Violence in the Media

by Lovell Mahan-Moutaw

George Lucas is talking to Katie Couric on the Today show.

It is a few weeks before Star Wars Episode One: The Phantom Menace will be released and she has been talking about how NBC will air that interview over several days. Today, they are airing the part of the interview that concerns what George Lucas thinks about what is known alternately as the Littleton Shooting, the Denver Tragedy or the Columbine Massacre.

Lucas is not taken aback by talking about this. He seems, in fact, quite prepared to talk about it and he has the answer. But before giving the answer, he wonders with frank disbelief why people are asking so many questions.

The answer, according to George Lucas, is: parents need to take more time in how they raise their children.

Of course, George Lucas isn't going to blame the media for this crisis or the ones before it. It would be, and pardon the violence in the expression, cutting off his nose to spite his face.

Pardon the violence in the expression...

It's a scary disclaimer.

It is also scary that the season finale of Buffy the Vampire Slayer, something that has been building for weeks and months, something for which thousands of fans have been waiting, has been canceled in the wake of the Colorado and Georgia tragedies. The finale would include high school students attacking the mayor during graduation ceremonies after he turns into a serpent-shaped demon.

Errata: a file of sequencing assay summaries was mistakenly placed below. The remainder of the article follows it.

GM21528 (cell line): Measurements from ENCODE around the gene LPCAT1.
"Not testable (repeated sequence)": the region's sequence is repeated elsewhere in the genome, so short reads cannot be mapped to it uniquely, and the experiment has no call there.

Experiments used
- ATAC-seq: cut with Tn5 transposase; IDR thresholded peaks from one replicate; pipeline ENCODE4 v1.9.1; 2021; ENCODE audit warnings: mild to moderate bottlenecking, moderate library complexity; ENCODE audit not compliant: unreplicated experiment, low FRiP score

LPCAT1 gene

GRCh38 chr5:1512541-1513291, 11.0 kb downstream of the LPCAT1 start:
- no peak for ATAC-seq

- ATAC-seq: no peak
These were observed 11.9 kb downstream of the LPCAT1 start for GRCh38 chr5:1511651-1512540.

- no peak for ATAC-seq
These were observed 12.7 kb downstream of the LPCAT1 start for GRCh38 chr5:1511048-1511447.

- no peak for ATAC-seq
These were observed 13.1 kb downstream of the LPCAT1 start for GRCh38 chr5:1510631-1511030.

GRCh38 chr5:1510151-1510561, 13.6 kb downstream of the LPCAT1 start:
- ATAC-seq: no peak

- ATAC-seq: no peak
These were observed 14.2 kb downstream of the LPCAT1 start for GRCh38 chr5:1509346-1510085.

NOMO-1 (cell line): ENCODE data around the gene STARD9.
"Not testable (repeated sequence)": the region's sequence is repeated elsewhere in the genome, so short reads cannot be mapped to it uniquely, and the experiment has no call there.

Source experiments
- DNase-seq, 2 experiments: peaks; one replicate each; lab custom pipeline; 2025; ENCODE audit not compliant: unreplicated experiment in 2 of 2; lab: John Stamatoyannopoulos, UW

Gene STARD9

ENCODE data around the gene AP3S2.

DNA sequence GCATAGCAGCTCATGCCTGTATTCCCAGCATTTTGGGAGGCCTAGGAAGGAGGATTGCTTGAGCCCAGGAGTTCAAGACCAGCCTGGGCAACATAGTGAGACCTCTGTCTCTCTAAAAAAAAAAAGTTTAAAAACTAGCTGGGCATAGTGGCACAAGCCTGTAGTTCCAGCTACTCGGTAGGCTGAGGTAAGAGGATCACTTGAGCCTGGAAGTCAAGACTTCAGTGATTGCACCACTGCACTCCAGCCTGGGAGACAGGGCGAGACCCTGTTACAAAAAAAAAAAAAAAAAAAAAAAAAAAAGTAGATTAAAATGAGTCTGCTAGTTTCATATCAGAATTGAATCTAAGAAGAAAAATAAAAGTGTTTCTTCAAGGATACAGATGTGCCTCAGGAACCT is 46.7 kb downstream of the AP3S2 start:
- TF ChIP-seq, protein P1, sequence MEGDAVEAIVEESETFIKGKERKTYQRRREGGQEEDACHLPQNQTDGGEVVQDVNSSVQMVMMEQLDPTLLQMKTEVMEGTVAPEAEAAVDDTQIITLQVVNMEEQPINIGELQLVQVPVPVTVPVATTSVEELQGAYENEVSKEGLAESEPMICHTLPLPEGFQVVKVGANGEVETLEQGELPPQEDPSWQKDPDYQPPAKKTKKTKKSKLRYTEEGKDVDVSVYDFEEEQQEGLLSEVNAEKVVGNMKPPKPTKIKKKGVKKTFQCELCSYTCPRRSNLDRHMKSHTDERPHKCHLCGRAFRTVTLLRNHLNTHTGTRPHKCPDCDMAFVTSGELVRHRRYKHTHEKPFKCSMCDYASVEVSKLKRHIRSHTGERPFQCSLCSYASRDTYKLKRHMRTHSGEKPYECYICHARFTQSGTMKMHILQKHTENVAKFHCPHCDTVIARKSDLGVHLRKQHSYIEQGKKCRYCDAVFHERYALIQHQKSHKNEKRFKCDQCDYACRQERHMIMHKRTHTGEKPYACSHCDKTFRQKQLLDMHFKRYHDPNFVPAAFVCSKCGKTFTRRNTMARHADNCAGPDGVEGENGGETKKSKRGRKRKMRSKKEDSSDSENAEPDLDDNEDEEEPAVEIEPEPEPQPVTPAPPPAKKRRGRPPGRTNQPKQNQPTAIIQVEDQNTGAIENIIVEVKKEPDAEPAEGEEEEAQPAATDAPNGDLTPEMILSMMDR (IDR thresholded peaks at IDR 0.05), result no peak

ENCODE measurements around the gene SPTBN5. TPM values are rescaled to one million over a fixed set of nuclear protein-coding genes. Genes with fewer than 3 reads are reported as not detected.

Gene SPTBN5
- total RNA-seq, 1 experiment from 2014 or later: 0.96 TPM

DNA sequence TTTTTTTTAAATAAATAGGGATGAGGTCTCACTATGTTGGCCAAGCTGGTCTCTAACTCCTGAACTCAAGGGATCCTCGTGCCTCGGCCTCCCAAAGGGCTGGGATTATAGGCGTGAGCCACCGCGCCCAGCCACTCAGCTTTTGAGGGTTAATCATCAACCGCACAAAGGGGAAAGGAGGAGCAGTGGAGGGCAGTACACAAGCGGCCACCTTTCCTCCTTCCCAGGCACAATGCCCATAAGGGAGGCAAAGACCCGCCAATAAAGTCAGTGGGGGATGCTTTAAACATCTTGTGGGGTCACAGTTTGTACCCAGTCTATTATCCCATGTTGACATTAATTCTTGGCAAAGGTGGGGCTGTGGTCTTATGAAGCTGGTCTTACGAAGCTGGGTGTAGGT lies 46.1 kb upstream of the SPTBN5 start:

How many serpent-shaped demon mayors are out there?

Don't we know the difference?

Do our children?

And, if they don't, why the hell don't they?

As much as I was looking forward to Buffy's final adventure in high school, I have to say, as a Denver resident, that I'm not shocked nor too upset about the cancellation of the finale. In fact, I think it takes a great deal of courage to do so and shows a shocking sensitivity.

With that said, I don't think canceling Buffy will make a bit of difference, mainly because I agree with George Lucas wholeheartedly. Anvils falling on roadrunners in Warner Bros. cartoons, Keanu Reeves shooting at alien images in The Matrix and Buffy kickboxing a serpent mayor do not make children open fire on their classmates.

What does?

That is the question that could heal a lot of suffering. Opinions are worth what they cost to get them. However, being here in this community, working in a hospital that was the recipient of gunshot victims, it is a time where I feel that opinions are like breathing, as necessary as air. When we don't care, then what will become of us? And if we talk about it enough, we might just come up with some solutions. Kids are dying, we don't really have a choice but to find solutions. But then again, it has been happening for a long time, just ask the kids in the urban wasteland.

So, what is my opinion? My opinion is that it is laughable to ascribe responsibility to the media for it's violent images when it comes to teen angst gone wrong. I feel that when mass murders happen, it isn't Leonardo DiCaprio in The Basketball Diaries that is prompting it to happen.

Oh, there are so many excuses to be made: Guns, violence in the media, peer pressure, peer antagonism, drugs, gangs, hormones, angst, levels of responsibility and respect for other people.

Who has control in all of the above? Parents.

They can keep guns away from their kids or be aware enough to teach their children the fundamentals of not only handling a gun but respecting it.

They can keep their children away from violent images by disallowing them to go to films or watch television that provides these images.